"Unique to the Kirk [church] at the time of the Reformation, however, was the insistence that no other days be credited with religious significance. In fact, when asked in 1566 to review the Second Helvetic Confession, a respected document penned by the Reformer Heinrich Bullinger, the Scots felt compelled to offer qualified appreciation of the text, calling attention to their disapproval of the confession's tolerance for the celebration of Christmas, Pentecost, and Easter, “feast days” with no warrant in Scripture.
"The Kirk, to be sure, never entirely succeeded in discouraging Christmas festivities in Scotland, and rarely have churches or Christians elsewhere in the world embraced the Kirk's argument for the complete eradication of a Christian calendar, and thus the refusal to attribute religious significance to any day beyond Sunday.
"Nevertheless, the Kirk's general privileging of a weekly rhythm for work and Sabbath rest over a liturgical calendar year orienting believers toward various seasons and days defined by Christ's earthly ministry has affected attitudes toward both worship and work throughout the world. Fewer holy days translates, not only linguistically but also socially and historically, into fewer holidays. What sociologists have called “the Protestant work ethic”—an orientation in historically Protestant countries toward good, honest, hard work—is arguably the fruit of not only a general emphasis in Reformation thought on the godliness of every vocation but also a peculiar insistence in Scotland that believers should pause every Sunday for worship and respite, and more or less work the rest of the time." --Aaron Denlinger (2016)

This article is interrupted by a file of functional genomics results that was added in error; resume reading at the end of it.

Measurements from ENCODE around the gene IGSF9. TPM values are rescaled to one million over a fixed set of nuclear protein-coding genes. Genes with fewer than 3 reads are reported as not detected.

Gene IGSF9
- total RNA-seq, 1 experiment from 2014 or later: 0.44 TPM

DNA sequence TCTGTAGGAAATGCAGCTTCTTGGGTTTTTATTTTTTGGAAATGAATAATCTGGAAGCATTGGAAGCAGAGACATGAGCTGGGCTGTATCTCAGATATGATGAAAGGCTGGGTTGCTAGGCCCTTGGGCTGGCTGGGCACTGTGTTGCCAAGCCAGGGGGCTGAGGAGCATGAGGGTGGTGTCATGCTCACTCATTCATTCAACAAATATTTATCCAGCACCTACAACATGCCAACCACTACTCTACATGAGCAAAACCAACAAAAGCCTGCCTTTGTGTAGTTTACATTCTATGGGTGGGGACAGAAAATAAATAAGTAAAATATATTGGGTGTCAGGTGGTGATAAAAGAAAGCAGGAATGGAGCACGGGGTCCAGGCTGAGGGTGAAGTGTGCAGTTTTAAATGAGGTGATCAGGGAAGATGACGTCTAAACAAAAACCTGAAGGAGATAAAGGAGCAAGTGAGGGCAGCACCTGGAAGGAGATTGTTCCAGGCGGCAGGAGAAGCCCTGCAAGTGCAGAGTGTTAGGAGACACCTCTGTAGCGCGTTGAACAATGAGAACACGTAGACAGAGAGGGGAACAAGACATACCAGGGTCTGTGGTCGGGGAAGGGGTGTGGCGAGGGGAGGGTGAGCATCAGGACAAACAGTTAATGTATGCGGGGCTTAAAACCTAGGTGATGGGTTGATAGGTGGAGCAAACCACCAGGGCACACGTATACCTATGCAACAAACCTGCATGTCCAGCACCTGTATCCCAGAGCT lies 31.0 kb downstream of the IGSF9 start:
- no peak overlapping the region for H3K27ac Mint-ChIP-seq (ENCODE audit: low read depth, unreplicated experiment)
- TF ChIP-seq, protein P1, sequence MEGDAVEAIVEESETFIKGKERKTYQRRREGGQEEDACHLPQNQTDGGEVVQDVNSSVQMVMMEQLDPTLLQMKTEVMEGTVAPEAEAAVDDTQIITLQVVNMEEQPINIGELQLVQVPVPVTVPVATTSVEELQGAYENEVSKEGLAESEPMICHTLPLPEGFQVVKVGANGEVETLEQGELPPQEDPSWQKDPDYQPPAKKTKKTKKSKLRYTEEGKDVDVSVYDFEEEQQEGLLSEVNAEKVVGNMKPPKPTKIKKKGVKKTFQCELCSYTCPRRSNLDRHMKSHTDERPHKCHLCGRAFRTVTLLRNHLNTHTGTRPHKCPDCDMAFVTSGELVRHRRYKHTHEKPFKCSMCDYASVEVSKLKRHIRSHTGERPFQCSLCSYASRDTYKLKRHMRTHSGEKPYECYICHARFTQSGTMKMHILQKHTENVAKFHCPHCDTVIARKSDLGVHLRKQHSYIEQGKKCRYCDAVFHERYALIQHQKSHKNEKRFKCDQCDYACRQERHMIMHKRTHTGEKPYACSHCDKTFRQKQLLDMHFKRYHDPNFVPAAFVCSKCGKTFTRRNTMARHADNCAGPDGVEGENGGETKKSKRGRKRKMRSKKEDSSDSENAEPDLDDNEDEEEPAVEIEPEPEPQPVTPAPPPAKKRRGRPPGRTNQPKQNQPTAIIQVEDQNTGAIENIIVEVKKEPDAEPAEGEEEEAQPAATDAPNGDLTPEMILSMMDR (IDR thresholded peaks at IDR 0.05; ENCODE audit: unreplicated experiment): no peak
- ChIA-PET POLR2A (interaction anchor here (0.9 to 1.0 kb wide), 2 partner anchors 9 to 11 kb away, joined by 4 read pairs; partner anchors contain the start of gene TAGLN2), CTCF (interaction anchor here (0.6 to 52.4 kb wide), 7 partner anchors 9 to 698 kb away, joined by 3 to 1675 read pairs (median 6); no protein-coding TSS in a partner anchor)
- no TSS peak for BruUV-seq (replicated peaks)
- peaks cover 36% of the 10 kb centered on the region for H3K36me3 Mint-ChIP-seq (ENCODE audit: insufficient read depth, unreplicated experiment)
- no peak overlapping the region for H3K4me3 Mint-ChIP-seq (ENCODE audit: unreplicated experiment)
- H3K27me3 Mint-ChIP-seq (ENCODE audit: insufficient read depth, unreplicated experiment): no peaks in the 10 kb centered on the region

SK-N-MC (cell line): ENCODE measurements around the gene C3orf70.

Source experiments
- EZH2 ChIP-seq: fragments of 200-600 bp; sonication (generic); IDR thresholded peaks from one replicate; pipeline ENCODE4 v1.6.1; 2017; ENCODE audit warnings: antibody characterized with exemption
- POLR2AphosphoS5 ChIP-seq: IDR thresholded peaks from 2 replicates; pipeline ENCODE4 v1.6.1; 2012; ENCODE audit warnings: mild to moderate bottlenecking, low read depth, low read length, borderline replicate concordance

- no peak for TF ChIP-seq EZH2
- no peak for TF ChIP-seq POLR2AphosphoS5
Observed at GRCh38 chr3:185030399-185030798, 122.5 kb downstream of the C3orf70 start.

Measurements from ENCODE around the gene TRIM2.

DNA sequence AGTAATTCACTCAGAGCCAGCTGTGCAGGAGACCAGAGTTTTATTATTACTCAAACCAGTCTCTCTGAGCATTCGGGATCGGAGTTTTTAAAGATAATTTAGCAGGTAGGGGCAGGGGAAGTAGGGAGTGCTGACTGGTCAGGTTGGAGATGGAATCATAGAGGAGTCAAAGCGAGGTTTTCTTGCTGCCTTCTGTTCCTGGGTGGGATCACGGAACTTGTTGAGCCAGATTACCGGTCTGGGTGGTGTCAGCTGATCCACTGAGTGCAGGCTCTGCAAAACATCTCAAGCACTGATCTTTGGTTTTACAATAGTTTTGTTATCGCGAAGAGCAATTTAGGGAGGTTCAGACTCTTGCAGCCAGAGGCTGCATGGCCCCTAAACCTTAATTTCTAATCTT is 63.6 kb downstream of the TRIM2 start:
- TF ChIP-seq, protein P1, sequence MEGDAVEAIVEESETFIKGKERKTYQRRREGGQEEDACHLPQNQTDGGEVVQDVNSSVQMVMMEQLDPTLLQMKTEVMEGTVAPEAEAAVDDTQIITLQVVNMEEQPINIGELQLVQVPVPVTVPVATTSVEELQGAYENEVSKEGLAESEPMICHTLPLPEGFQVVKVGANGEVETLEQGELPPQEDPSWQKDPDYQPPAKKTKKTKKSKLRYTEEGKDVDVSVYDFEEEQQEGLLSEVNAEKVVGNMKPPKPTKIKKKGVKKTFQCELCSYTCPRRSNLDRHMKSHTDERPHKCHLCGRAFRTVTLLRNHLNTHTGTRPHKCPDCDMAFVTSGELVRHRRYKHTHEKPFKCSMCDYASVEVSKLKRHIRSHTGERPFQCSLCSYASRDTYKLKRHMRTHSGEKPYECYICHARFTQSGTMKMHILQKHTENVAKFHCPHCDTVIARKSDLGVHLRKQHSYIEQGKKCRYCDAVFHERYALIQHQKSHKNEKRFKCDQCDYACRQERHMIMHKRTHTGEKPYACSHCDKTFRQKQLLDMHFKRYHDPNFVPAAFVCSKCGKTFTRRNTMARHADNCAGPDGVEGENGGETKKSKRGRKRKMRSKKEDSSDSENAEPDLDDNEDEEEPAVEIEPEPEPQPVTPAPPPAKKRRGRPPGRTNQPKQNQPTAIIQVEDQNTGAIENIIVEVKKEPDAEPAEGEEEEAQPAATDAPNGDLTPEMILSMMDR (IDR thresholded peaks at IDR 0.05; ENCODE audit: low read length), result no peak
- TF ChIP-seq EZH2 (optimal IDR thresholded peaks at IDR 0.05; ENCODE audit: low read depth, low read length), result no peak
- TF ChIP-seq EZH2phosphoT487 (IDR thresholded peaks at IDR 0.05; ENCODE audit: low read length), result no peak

"The sisters of Lazarus acquainted the Lord with the desperate condition of their brother, appealed to His love, and then left the case in His hands, to be dealt with as He saw best. They were not so irreverent as to tell Him what to do. In this they have left all praying souls a worthy example which we do well to follow. 'Commit thy way unto the Lord': that is our responsibility. 'Trust also in Him' [Psalm 37:5]; that is our happy privilege. 'Trust also in Him,' not dictate to Him, and not demand from Him. People talk of 'claiming' from God. But grace cannot be 'claimed,' and all is of grace [Ephesians 2:8]. The very 'throne' we approach is one of grace [Hebrews 4:16]. How utterly incongruous then to talk of 'claiming' anything from the Sitter on such a throne!" —A. W. Pink (1886–1952)
This would have been more edifying had you included Calvin’s definition of Enthusiasts without it we don’t know if Calvin is talking of those that deny the Word of God or simply deny the word of man.
Throughout history man has attempted to define, explain, and marginalize God. Some do it as deceived pawns of the adversary while others believe their intellect, their logic, their ability to communicate is so superior to mere man, that they must for man’s sake make known to man what God really meant. Though they are quick to deny it they usually have an agenda, a motive and have so convinced others of their great abilities they are given the soap boxes.
Men that constantly seek the leading of the Holy Spirit, dedicate their entire lives to prayer and the study of the word are often ignored and looked down upon as not having such rich mental abilities, faulty logic or being deceived by the adversary. What Prophet speaking for Gold was ever given the audience that many that tickle the ear are given to explain, define and marginalize God and holiness are given.